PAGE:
About this Recording
8.573561 - TANEYEV, S.I.: Piano Trio, Op. 22 / BORODIN, A.P.: Piano Trio (Delta Piano Trio)

Sergey Ivanovich Taneyev (1856–1915): Piano Trio in D major, Op. 22
Alexander Porfir’yevich Borodin (1833–1887): Piano Trio in D major, Op. posth.


Rimsky-Korsakov, survivor and musical executor of the band of Five Russian nationalist composers, seems to have entertained mixed feelings about Sergey Ivanovich Taneyev. In his published memoirs he has high praise for the younger composer as a wonderful musician and highly trained teacher and goes on to describe both his expertise in counterpoint and the dry, laboured character of his early compositions. He continues to explain how Taneyev in the 1890s changed his attitude to the nationalists, whom he had previously regarded as amateur, a view that Anton Rubinstein, with some justification, had unwisely expressed some thirty years before. There was a public quarrel with Balakirev during the rehearsal of a concert in Smolensk, but Taneyev came to respect the music left by Borodin and the work that Rimsky-Korsakov’s former pupil Glazunov had done in preparing it for publication. Mussorgsky, however, he could never accept. Rimsky-Korsakov adds a description of Taneyev’s technique of composition, particularly with reference to his new opera The Oresteia. In preparation Taneyev would treat thematic material with every device of counterpoint, realising its full possibilities, before tackling the work itself.

Some ambivalence in the attitude of Rimsky-Korsakov to Taneyev appears in the reminiscences of the composer by his faithful Boswell, Yastrebtsev. Whereas in his memoirs he had publicly expressed pleasure in The Oresteia, in private he found it lacking in inspiration. There seemed to be some suspicion that Taneyev had influenced Glazunov against Rimsky-Korsakov and a notion that he was arrogant to subordinates but unduly flattering towards anyone who would play his music. The suspicion, as so often with the nationalists, seems even then to have been that of the amateur for the professional, and Taneyev was highly professional. Nevertheless Rimsky-Korsakov was sufficiently impressed by Taneyev’s C minor Symphony [Naxos 8.572067], while criticism of its composer’s behaviour and compositions was largely kept within his family circle.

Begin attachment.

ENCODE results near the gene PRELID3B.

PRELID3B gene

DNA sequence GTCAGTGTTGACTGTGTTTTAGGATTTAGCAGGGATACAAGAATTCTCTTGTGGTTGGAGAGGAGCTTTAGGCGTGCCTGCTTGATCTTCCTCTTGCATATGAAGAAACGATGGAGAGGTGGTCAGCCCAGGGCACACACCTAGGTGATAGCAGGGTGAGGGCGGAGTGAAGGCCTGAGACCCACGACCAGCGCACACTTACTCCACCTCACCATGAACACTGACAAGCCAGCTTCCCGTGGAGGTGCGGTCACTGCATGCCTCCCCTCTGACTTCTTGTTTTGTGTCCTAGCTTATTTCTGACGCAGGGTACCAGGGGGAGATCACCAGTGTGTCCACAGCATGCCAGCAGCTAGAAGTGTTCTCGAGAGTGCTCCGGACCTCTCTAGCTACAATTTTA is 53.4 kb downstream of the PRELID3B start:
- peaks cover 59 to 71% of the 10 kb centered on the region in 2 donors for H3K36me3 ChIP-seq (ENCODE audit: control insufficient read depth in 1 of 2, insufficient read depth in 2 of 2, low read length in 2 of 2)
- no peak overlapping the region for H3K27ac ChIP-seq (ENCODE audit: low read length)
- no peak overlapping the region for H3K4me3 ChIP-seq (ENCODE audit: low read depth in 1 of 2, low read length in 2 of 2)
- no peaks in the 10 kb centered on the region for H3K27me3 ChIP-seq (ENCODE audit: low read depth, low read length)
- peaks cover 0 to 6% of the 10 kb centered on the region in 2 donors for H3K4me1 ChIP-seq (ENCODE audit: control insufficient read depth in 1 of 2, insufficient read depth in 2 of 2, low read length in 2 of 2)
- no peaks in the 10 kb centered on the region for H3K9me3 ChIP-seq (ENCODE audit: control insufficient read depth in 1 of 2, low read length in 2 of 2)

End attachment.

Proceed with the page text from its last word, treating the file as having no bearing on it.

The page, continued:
Taneyev was born in 1856, the son of a government official and nephew of Alexander Sergeyevich Taneyev, director of the Imperial Chancellery and, in private, a gifted composer and admirer of the nationalists. Sergey Ivanovich had piano lessons from the age of five and when he was ten became a pupil at the Moscow Conservatory, where his later teachers were Nikolay Rubinstein, the director of the Conservatory, and Tchaikovsky, with whom he remained on close terms until the latter’s sudden death in 1893. Taneyev distinguished himself in the first place as a pianist, making his début in 1875 with the D minor Piano Concerto of Brahms, following this with the first Moscow performance of Tchaikovsky’s First Piano Concerto at the end of the year, in which he had graduated from the Conservatory with the double distinction of a gold medal for both performance and composition. With Nikolay Rubinstein he had spent the summer abroad and in the following year toured Russia with the great violinist Leopold Auer. 1877 and 1878 he spent abroad, visiting Paris, where he met the Russian novelist Turgenev and leading French musicians, and giving concerts in the Baltic provinces. In 1878 Tchaikovsky, now in receipt of a pension from Nadezhda von Meck, resigned from the Conservatory and was succeeded by Taneyev as professor of harmony and orchestration, the latter at first demurring at the offer of composition classes. After the death of Nikolay Rubinstein and retirement of Liszt’s pupil Karl Klindworth in 1882 he became professor of piano at the Conservatory and professor of composition in succession to his former teacher Nikolay Gubert in 1883. Two years later he was persuaded to become director, a position he held for four years.